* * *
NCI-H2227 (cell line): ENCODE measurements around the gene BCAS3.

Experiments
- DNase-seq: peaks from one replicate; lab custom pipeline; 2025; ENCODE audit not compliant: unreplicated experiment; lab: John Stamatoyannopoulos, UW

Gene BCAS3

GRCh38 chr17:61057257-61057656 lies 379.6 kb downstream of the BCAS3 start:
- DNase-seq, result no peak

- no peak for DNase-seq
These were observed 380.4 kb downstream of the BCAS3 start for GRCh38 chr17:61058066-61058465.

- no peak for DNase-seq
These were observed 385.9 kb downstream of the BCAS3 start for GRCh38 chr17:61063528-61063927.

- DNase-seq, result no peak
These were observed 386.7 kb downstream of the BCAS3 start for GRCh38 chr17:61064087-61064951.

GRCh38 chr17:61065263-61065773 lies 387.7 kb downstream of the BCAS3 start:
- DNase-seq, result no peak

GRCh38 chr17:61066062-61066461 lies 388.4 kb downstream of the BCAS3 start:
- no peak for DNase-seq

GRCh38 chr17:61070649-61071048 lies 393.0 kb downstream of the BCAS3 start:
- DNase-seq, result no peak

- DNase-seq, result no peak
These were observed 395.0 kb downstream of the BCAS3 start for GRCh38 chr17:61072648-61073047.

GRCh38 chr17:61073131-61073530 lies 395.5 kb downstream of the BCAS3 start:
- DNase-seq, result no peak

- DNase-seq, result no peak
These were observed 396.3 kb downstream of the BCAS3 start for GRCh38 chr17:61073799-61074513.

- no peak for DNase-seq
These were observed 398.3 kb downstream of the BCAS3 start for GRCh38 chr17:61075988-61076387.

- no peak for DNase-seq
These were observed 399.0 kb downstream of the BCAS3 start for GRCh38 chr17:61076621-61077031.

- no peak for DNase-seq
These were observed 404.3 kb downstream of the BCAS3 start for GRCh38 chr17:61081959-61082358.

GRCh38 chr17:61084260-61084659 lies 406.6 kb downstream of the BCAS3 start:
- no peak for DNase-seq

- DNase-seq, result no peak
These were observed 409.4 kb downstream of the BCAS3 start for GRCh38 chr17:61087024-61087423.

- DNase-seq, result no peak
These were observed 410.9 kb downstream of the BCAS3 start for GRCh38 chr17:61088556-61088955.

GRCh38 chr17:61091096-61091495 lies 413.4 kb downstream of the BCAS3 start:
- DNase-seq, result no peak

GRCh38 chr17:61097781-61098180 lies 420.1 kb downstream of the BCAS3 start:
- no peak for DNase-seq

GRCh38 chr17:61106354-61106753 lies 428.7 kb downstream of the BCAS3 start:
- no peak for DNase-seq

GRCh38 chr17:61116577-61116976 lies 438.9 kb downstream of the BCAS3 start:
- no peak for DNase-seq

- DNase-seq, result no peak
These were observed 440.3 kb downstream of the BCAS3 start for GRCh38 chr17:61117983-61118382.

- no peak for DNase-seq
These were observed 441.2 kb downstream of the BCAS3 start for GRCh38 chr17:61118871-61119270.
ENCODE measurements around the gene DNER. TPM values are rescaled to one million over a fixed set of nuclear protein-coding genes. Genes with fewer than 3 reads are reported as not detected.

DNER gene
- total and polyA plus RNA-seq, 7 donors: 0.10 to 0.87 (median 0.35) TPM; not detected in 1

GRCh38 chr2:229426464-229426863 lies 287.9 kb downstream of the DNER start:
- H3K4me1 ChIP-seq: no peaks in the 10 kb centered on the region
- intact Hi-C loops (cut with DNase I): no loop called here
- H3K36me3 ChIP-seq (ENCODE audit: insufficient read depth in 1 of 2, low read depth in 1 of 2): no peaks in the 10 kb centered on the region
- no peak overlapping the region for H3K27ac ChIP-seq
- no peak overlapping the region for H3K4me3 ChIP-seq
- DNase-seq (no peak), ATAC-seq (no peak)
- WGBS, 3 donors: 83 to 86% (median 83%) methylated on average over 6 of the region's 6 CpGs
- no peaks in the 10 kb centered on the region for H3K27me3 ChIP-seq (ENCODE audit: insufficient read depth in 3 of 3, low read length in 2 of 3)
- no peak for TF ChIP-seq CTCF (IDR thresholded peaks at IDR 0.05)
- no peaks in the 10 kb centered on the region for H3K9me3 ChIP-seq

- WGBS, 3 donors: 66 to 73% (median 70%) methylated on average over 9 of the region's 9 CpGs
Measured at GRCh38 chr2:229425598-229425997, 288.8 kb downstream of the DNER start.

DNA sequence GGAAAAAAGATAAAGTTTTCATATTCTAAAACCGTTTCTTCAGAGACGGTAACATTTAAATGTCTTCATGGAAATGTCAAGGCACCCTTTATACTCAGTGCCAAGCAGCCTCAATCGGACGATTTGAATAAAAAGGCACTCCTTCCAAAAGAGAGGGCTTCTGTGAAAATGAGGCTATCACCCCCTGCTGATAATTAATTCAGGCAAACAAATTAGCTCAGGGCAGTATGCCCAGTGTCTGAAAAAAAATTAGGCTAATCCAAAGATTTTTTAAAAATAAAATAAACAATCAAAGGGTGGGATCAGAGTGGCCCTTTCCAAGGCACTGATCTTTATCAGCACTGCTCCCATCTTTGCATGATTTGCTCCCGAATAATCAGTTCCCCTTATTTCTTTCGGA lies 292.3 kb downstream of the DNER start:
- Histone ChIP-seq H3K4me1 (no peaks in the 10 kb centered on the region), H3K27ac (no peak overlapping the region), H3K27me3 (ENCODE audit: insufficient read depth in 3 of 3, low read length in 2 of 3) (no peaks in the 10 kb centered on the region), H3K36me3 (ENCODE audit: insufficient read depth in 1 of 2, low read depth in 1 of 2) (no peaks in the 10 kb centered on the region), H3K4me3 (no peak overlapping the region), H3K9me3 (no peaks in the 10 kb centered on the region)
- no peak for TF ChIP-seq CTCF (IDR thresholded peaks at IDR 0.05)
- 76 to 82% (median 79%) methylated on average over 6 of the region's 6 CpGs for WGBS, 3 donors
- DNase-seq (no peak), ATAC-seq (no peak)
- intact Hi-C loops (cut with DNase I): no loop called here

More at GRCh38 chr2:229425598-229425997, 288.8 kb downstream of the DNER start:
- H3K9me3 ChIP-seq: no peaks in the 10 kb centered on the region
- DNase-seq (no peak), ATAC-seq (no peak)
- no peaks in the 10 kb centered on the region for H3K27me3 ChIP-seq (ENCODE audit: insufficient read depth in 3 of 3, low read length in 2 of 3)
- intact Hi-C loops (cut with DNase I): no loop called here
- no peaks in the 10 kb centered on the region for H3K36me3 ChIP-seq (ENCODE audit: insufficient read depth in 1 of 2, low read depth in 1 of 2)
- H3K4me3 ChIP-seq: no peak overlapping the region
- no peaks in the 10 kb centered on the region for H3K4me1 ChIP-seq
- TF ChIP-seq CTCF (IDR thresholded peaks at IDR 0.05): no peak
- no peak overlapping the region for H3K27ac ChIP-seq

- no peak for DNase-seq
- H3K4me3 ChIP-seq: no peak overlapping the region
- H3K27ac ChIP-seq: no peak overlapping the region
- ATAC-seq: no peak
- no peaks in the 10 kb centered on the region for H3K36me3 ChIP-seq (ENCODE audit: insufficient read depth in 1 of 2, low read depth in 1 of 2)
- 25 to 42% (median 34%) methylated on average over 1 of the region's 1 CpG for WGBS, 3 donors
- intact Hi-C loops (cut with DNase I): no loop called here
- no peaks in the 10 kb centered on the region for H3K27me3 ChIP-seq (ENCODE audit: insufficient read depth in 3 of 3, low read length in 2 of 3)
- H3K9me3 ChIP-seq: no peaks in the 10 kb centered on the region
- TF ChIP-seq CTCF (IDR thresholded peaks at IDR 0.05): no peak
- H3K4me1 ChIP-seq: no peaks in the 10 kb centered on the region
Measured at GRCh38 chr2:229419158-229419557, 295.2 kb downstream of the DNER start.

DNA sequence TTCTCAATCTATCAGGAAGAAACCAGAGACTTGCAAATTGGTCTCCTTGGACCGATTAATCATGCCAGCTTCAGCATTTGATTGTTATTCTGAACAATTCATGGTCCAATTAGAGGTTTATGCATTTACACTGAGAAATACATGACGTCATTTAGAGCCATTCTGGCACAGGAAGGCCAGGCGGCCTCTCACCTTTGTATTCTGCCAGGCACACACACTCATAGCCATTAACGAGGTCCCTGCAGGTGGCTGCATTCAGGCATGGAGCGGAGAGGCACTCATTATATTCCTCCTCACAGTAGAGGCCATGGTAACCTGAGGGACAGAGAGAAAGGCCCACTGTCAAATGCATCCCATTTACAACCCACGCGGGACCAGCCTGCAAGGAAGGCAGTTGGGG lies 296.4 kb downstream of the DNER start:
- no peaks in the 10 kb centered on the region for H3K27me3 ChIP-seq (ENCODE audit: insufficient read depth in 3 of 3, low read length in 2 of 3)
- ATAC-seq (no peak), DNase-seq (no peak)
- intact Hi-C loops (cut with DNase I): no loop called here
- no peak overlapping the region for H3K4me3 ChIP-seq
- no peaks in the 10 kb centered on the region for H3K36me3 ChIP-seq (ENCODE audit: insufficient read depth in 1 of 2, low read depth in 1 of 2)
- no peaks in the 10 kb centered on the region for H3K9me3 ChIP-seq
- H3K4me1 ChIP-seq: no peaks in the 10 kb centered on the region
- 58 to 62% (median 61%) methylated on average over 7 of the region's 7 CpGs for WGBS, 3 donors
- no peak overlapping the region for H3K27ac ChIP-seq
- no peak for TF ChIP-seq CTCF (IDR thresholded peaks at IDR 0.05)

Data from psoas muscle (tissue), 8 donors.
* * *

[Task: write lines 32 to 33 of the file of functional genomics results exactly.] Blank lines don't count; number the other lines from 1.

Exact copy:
- no peak for DNase-seq

- DNase-seq, result no peak